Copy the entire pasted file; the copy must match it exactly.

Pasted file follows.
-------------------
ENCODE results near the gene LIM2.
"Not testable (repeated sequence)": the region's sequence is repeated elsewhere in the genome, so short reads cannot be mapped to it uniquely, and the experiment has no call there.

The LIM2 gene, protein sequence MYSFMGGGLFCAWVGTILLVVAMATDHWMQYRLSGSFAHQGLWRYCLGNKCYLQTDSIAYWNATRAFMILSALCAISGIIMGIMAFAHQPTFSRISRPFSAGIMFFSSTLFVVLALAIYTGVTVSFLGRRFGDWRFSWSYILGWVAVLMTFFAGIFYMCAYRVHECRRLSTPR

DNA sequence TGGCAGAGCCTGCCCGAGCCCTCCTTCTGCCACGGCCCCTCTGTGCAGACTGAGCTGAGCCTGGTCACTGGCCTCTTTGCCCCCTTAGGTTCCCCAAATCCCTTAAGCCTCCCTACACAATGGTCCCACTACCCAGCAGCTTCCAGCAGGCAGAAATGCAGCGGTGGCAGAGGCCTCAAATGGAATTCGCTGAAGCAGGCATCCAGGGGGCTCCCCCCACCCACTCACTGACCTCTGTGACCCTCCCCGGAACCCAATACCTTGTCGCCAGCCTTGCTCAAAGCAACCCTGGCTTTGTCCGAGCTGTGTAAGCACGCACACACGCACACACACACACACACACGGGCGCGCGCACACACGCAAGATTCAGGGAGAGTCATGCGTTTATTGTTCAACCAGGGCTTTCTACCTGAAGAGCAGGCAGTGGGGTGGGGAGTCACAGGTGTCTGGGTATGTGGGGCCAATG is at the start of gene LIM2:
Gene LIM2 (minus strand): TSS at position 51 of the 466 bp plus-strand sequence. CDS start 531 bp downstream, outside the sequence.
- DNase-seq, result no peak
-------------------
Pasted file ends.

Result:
ENCODE results near the gene LIM2.
"Not testable (repeated sequence)": the region's sequence is repeated elsewhere in the genome, so short reads cannot be mapped to it uniquely, and the experiment has no call there.

The LIM2 gene, protein sequence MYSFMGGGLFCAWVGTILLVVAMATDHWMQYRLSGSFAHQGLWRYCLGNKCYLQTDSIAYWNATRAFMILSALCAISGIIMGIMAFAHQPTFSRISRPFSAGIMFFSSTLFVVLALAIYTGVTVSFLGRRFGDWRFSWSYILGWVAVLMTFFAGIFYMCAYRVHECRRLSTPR

DNA sequence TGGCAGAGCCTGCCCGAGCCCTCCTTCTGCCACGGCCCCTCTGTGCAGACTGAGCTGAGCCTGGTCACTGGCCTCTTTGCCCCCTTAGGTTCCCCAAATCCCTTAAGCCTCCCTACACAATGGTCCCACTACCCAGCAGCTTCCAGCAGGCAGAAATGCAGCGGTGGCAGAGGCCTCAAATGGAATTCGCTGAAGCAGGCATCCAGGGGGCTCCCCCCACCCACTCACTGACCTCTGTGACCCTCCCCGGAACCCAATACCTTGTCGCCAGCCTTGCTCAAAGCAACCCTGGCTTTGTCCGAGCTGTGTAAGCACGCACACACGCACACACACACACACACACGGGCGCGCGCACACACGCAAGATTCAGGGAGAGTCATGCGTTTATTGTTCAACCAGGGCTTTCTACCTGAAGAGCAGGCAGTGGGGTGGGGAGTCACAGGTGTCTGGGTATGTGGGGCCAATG is at the start of gene LIM2:
Gene LIM2 (minus strand): TSS at position 51 of the 466 bp plus-strand sequence. CDS start 531 bp downstream, outside the sequence.
- DNase-seq, result no peak